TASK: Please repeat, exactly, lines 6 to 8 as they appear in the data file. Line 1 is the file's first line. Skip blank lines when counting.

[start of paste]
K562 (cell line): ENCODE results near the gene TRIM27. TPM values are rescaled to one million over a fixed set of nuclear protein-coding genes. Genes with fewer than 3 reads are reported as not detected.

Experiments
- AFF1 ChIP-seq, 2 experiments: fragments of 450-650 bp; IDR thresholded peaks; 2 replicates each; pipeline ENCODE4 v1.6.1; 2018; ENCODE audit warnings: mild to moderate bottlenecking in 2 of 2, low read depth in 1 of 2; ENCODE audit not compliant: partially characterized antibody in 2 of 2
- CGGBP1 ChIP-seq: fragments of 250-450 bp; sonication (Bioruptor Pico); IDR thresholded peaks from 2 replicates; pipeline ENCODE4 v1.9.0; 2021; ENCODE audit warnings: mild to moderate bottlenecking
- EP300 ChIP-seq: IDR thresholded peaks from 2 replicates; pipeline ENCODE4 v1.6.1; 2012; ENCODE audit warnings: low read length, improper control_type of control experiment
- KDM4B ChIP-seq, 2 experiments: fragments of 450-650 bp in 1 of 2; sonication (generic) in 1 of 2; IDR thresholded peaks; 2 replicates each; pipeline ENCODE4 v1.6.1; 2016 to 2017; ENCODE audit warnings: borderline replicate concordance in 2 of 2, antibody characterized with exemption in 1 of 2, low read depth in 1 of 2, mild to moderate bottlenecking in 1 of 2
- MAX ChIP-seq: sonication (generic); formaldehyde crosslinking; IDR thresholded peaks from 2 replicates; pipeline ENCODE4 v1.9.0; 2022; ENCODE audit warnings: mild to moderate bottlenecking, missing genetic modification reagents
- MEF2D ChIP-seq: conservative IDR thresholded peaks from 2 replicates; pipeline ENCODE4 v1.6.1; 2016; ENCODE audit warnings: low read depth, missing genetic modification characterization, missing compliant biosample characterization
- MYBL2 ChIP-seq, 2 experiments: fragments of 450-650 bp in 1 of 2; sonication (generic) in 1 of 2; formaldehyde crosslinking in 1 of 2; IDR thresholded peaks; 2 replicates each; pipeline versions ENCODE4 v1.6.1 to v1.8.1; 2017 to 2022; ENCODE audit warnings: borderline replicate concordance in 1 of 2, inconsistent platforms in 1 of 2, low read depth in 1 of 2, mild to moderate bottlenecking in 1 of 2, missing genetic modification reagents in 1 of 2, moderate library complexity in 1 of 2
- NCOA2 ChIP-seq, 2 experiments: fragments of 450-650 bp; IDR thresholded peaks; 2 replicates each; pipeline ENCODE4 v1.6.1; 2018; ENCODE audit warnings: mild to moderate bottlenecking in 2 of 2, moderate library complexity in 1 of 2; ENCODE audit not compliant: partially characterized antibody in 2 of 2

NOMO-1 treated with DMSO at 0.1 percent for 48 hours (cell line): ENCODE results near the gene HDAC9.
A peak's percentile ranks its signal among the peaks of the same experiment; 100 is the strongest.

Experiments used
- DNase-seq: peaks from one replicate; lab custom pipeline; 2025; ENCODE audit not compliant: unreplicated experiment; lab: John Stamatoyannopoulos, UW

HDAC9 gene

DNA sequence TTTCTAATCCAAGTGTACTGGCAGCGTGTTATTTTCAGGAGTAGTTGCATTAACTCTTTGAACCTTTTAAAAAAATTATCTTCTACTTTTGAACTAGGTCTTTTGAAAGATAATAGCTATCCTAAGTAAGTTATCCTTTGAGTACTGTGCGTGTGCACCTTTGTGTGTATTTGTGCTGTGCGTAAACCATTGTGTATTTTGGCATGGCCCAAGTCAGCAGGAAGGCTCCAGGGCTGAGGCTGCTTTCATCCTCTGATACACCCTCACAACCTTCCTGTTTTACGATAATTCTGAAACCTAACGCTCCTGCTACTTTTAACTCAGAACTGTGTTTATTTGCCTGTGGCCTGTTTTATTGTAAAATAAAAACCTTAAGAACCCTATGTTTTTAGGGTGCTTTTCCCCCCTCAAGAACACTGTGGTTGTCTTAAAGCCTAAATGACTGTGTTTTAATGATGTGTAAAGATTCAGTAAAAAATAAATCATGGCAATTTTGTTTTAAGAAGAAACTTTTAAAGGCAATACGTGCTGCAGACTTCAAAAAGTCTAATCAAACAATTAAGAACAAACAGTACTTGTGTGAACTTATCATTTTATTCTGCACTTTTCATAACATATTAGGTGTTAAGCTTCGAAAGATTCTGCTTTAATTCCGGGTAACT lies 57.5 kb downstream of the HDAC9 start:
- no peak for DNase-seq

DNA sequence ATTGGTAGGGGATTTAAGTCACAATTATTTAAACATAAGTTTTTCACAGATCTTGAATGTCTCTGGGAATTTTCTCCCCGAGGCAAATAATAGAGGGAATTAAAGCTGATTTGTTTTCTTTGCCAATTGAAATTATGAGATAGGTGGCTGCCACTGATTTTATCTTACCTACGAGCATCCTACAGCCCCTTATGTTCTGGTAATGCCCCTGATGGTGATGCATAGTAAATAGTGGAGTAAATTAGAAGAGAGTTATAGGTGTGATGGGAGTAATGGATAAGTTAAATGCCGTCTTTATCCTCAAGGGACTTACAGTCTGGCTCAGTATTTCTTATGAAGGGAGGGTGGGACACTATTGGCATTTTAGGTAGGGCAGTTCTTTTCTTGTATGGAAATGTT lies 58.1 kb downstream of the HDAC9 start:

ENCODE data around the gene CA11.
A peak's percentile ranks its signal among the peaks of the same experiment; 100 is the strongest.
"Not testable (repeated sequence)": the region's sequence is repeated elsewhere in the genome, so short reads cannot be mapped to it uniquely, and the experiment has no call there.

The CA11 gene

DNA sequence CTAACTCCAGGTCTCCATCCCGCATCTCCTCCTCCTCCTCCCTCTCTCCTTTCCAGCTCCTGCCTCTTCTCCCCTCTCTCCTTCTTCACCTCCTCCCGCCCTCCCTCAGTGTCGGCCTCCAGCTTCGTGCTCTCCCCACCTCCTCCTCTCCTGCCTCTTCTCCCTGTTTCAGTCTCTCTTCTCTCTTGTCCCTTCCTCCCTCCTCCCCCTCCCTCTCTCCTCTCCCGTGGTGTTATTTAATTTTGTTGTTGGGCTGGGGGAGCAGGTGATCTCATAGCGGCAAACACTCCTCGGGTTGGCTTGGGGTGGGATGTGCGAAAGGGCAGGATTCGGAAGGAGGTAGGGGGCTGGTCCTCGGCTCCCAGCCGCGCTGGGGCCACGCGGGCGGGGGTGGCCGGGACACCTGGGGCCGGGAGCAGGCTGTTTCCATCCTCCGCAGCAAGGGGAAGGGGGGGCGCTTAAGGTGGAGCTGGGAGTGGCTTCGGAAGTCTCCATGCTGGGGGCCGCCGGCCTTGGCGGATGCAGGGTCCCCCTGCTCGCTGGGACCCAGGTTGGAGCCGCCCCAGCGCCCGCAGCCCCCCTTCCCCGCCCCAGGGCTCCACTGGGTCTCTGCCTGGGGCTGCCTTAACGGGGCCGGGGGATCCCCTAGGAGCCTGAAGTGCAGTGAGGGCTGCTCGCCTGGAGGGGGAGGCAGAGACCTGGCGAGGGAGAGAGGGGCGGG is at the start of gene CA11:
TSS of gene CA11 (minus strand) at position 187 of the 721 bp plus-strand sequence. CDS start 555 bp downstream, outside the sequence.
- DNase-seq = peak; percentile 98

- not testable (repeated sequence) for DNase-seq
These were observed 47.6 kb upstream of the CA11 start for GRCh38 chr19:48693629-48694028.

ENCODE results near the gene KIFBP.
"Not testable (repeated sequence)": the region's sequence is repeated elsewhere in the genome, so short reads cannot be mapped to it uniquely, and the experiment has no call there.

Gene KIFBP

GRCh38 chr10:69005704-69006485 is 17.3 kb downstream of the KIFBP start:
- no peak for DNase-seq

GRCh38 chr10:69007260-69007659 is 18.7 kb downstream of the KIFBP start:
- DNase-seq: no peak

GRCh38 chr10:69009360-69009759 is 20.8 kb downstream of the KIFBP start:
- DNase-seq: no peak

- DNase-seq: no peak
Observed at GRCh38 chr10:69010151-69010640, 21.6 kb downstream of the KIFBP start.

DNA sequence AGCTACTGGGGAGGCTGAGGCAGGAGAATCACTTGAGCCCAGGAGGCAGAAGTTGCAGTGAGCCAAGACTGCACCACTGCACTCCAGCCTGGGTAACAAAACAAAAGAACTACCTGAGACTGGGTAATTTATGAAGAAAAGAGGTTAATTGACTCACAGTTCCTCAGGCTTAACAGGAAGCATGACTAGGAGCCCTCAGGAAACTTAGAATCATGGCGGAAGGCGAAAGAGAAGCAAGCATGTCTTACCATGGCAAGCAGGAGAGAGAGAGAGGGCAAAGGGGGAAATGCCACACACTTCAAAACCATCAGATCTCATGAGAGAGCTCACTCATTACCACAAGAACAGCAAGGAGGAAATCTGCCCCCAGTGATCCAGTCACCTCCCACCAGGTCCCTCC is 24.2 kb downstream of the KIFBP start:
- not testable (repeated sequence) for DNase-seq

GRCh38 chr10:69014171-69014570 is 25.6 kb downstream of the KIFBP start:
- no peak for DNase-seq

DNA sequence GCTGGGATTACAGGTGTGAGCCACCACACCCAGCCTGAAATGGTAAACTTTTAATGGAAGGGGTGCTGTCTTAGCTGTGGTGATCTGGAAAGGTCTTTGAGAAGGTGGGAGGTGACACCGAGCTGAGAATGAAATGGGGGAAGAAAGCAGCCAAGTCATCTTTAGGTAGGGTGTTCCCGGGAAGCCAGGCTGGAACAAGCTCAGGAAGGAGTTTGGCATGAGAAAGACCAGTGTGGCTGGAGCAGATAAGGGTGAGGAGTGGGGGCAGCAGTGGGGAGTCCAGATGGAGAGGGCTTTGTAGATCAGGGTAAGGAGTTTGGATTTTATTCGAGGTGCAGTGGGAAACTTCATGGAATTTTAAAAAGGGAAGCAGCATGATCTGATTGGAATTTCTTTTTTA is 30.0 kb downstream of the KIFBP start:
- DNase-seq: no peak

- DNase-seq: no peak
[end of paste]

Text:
- KDM4B ChIP-seq, 2 experiments: fragments of 450-650 bp in 1 of 2; sonication (generic) in 1 of 2; IDR thresholded peaks; 2 replicates each; pipeline ENCODE4 v1.6.1; 2016 to 2017; ENCODE audit warnings: borderline replicate concordance in 2 of 2, antibody characterized with exemption in 1 of 2, low read depth in 1 of 2, mild to moderate bottlenecking in 1 of 2
- MAX ChIP-seq: sonication (generic); formaldehyde crosslinking; IDR thresholded peaks from 2 replicates; pipeline ENCODE4 v1.9.0; 2022; ENCODE audit warnings: mild to moderate bottlenecking, missing genetic modification reagents
- MEF2D ChIP-seq: conservative IDR thresholded peaks from 2 replicates; pipeline ENCODE4 v1.6.1; 2016; ENCODE audit warnings: low read depth, missing genetic modification characterization, missing compliant biosample characterization